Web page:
It’s time to change the way we eat our vegetables, the researchers write.
“A diet that’s too nutrient-dense, and therefore leaves the body with less energy and less usable calories, has the potential to exacerbate a number of conditions,” says Dr. William G. Bouchard, a professor of medicine at the University of California, San Francisco.
“I think it’s time we got serious about getting our nutrition right.”
A big part of this is getting more vegetables.
More than one-third of the world’s population, or roughly 40 percent of the global population, eats less than one third of their daily calories from vegetables, according to a 2015 report from the U.N. Food and Agriculture Organization.
More and more people are opting for less processed, refined, and unhealthy diets, according the report.
This has been especially true for Asian and South Asian populations, which tend to have higher consumption of red meat, sugar, and processed foods.
“It’s important to remember that the majority of calories that we consume are from the food that we eat,” Bouchards research assistant, and author of the new study, told The Wall St. Journal.
“The amount of nutrients we get from our foods is a much bigger proportion of our total calories.”
The research team also suggests that there’s a lot of variability in the way vegetables are grown.
For example, Asian countries are much more dependent on their land, which may limit the number of vegetables they can grow, which can be a problem for vegetables.
For a variety of reasons, like climate change and drought, the number and quality of vegetables available in Asian countries has decreased over the past 30 years, Bouchords research team notes.
The findings are based on a study of 1.6 million people in 26 Asian countries, which found that more than one in 10 people in the study had a plant-based diet.
And while the number may seem high, the team says it’s important that people have access to vegetables.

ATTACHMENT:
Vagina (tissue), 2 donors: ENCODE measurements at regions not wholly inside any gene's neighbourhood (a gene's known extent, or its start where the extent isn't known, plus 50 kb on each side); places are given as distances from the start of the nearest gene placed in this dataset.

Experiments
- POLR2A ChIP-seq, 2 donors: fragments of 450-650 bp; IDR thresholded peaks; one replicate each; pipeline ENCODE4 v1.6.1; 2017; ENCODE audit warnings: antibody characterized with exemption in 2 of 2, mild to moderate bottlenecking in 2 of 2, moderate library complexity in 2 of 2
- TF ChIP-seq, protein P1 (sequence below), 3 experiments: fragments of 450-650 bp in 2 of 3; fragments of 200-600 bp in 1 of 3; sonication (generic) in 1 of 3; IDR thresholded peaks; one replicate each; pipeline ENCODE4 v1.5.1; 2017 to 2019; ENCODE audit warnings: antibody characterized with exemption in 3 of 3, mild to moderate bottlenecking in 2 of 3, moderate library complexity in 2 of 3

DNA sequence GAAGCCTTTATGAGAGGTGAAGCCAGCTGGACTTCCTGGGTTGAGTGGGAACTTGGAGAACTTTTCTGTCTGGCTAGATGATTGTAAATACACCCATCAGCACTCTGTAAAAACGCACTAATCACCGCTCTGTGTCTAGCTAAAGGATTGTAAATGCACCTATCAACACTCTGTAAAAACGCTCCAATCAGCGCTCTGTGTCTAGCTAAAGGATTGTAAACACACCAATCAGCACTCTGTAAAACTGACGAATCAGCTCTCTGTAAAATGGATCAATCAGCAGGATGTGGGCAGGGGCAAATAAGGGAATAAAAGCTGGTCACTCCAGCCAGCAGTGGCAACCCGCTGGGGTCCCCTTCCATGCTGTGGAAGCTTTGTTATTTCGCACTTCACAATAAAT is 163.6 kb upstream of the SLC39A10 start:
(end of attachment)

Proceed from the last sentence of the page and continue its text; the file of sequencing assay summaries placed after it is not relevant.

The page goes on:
In fact, nearly 40 percent in the United States eat fewer than two servings of vegetables a week, compared to 15 percent in Asia.
And even if they don’t eat much, their bodies are still getting a lot out of it.
According to the U, USDA, Asian diets have a higher than average fat intake, and a low protein intake.
And those are factors that could lead to a higher risk of cardiovascular disease and type 2 diabetes.
“If you are a person who eats less vegetables, that’s going to lead to an increased risk of type 2 disease, cardiovascular disease, and diabetes,” Baughards study co-author and associate professor of psychiatry, Dr. Mary Jo Newhouse, told CNN.
Boughard said that it’s hard to know how much vegetables people eat, but she thinks that the average person in the U is eating less than five cups of vegetables per day.
That’s roughly two cups of broccoli, three cups of cauliflower, and one cup of lettuce, the report notes.
That means a person with a healthy weight of 180 pounds could eat up to two cups.
That translates to one cup per day for a person of 180lbs.
“We can only speculate how much calories are in a serving of vegetables, but the American diet is so heavily processed and saturated that we’re basically getting less than half of what we need,” she said.
But the good news is that the amount of vegetables consumed is actually decreasing.
“Our findings show that, contrary to the myth that vegetables are not important in our diet, they are a major component of our diet,” Boudreaux said.
“And they are contributing to a number health benefits that are beneficial.”
The study was published in the American Journal of Public Health.
You can follow the full story at the journal.
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